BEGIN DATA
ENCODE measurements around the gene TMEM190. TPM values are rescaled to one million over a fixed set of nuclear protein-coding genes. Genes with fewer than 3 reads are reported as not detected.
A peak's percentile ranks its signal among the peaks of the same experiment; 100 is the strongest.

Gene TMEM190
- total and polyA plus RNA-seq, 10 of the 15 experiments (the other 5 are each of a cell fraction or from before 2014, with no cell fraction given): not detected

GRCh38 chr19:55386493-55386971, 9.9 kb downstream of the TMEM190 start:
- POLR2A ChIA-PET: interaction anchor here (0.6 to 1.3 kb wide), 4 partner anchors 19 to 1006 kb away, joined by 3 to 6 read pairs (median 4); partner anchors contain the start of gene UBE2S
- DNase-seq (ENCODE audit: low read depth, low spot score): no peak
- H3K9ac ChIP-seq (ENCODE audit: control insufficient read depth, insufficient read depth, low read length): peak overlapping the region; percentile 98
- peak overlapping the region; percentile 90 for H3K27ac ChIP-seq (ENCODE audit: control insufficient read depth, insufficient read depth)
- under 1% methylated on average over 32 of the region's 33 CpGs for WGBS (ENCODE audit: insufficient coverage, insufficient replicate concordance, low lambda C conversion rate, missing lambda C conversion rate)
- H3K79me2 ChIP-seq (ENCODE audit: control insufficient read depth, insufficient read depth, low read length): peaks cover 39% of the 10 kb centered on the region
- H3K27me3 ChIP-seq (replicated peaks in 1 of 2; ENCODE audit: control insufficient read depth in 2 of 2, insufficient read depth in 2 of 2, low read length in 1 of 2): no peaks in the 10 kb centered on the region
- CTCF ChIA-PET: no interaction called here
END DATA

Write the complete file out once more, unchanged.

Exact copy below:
ENCODE measurements around the gene TMEM190. TPM values are rescaled to one million over a fixed set of nuclear protein-coding genes. Genes with fewer than 3 reads are reported as not detected.
A peak's percentile ranks its signal among the peaks of the same experiment; 100 is the strongest.

Gene TMEM190
- total and polyA plus RNA-seq, 10 of the 15 experiments (the other 5 are each of a cell fraction or from before 2014, with no cell fraction given): not detected

GRCh38 chr19:55386493-55386971, 9.9 kb downstream of the TMEM190 start:
- POLR2A ChIA-PET: interaction anchor here (0.6 to 1.3 kb wide), 4 partner anchors 19 to 1006 kb away, joined by 3 to 6 read pairs (median 4); partner anchors contain the start of gene UBE2S
- DNase-seq (ENCODE audit: low read depth, low spot score): no peak
- H3K9ac ChIP-seq (ENCODE audit: control insufficient read depth, insufficient read depth, low read length): peak overlapping the region; percentile 98
- peak overlapping the region; percentile 90 for H3K27ac ChIP-seq (ENCODE audit: control insufficient read depth, insufficient read depth)
- under 1% methylated on average over 32 of the region's 33 CpGs for WGBS (ENCODE audit: insufficient coverage, insufficient replicate concordance, low lambda C conversion rate, missing lambda C conversion rate)
- H3K79me2 ChIP-seq (ENCODE audit: control insufficient read depth, insufficient read depth, low read length): peaks cover 39% of the 10 kb centered on the region
- H3K27me3 ChIP-seq (replicated peaks in 1 of 2; ENCODE audit: control insufficient read depth in 2 of 2, insufficient read depth in 2 of 2, low read length in 1 of 2): no peaks in the 10 kb centered on the region
- CTCF ChIA-PET: no interaction called here